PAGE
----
Cannabis abuse affects long-term memory, finds new Northwestern Medicine study

Teens who were heavy marijuana users - smoking it daily for about three years -- had an abnormally shaped hippocampus and performed poorly on long-term memory tasks, reports a new Northwestern Medicine study.

The hippocampus is important to long-term memory (also known as episodic memory), which is the ability to remember autobiographical or life events.

The brain abnormalities and memory problems were observed during the individuals' early twenties, two years after they stopped smoking marijuana.

Young adults who abused cannabis as teens performed about 18 percent worse on long-term memory tests than young adults who never abused cannabis.

"The memory processes that appear to be affected by cannabis are ones that we use every day to solve common problems and to sustain our relationships with friends and family," said senior author Dr. John Csernansky, the Lizzie Gilman professor and chair of psychiatry and behavioral sciences at Northwestern University Feinberg School of Medicine and Northwestern Memorial Hospital.

The study will be published March 12 in the journal Hippocampus.

The study is among the first to say the hippocampus is shaped differently in heavy marijuana smokers and the different looking shape is directly related to poor long-term memory performance. Previous studies of cannabis users have shown either the oddly shaped hippocampus or poor long-term memory but none have linked them.

Previous research by the same Northwestern team showed poor short-term and working memory performance and abnormal shapes of brain structures in the sub-cortex including the striatum, globus pallidus and thalamus.

"Both our recent studies link the chronic use of marijuana during adolescence to these differences in the shape of brain regions that are critical to memory and that appear to last for at least a few years after people stop using it," said lead study author Matthew Smith, assistant professor of psychiatry and behavioral sciences at the Feinberg School of Medicine.

The longer the individuals were chronically using marijuana, the more abnormal the shape of their hippocampus, the study reports. The findings suggest that these regions related to memory may be more susceptible to the effects of the drug the longer the abuse occurs.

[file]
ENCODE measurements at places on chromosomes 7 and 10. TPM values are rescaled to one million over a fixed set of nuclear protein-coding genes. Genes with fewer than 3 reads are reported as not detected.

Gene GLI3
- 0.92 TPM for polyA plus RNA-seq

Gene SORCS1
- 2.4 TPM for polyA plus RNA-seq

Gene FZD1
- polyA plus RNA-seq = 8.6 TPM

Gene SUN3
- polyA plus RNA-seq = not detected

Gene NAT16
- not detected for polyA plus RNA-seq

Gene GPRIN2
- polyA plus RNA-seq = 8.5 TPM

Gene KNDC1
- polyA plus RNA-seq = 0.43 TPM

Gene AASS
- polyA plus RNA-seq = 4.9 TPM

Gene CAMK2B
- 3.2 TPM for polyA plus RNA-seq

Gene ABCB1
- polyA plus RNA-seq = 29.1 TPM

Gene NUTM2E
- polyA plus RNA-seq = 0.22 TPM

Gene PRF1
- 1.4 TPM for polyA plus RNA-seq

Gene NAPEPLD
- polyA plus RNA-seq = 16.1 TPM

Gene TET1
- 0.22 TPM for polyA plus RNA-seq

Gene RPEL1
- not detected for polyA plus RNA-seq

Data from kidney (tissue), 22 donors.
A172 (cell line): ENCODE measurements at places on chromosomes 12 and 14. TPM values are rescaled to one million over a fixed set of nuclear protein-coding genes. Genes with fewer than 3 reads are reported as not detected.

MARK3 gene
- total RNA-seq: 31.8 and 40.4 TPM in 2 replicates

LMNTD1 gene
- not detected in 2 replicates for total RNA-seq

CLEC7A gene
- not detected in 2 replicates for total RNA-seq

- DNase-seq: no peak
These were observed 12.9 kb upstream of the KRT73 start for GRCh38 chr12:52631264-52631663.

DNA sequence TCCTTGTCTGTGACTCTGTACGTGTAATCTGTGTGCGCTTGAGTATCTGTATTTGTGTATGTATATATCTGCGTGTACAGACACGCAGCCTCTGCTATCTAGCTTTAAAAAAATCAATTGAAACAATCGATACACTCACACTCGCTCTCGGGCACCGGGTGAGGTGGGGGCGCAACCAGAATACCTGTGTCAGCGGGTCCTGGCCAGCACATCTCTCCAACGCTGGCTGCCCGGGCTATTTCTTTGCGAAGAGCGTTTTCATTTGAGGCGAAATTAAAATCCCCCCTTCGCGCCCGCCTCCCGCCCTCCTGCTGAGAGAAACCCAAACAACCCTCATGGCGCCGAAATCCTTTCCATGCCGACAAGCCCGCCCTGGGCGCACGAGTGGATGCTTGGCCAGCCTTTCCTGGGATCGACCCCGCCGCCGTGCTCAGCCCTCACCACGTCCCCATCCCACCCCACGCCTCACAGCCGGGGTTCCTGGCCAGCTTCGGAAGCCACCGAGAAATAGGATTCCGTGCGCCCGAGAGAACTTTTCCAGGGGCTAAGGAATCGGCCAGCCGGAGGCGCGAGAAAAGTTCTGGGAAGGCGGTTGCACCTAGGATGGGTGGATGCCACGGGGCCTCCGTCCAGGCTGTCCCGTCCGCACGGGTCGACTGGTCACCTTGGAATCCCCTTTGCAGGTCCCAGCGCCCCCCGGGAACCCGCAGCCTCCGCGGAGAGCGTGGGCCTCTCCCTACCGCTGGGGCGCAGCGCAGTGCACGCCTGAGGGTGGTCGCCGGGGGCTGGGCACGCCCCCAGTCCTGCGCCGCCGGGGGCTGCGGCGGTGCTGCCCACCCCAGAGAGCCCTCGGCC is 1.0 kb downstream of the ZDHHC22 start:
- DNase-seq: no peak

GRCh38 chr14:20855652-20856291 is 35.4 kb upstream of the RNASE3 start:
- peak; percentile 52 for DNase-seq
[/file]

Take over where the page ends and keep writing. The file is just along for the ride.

The abnormal shape likely reflects damage to the hippocampus and could include the structure's neurons, axons or their supportive environments.

"Advanced brain mapping tools allowed us to examine detailed and sometimes subtle changes in small brain structures, including the hippocampus," said Lei Wang, also a senior study author and an assistant professor of psychiatry and behavioral sciences at Feinberg. The scientists used computerized programs they developed with collaborators that performed fine mappings between structural MRIs of different individuals' brains.

Subjects took a narrative memory test in which they listened to a series of stories for about one minute, then were asked to recall as much content as possible 20 to 30 minutes later. The test assessed their ability to encode, store, and recall details from the stories.

The groups in the study started using marijuana daily between 16 to 17 years of age for about three years. At the time of the study, they had been marijuana free for about two years. A total of 97 subjects participated, including matched groups of healthy controls, subjects with a marijuana use disorder, schizophrenia subjects with no history of substance use disorders, and schizophrenia subjects with a marijuana use disorder. The subjects who used marijuana did not abuse other drugs.

The study also found that young adults with schizophrenia who abused cannabis as teens performed about 26 percent more poorly on memory tests than young adults with schizophrenia who never abused cannabis.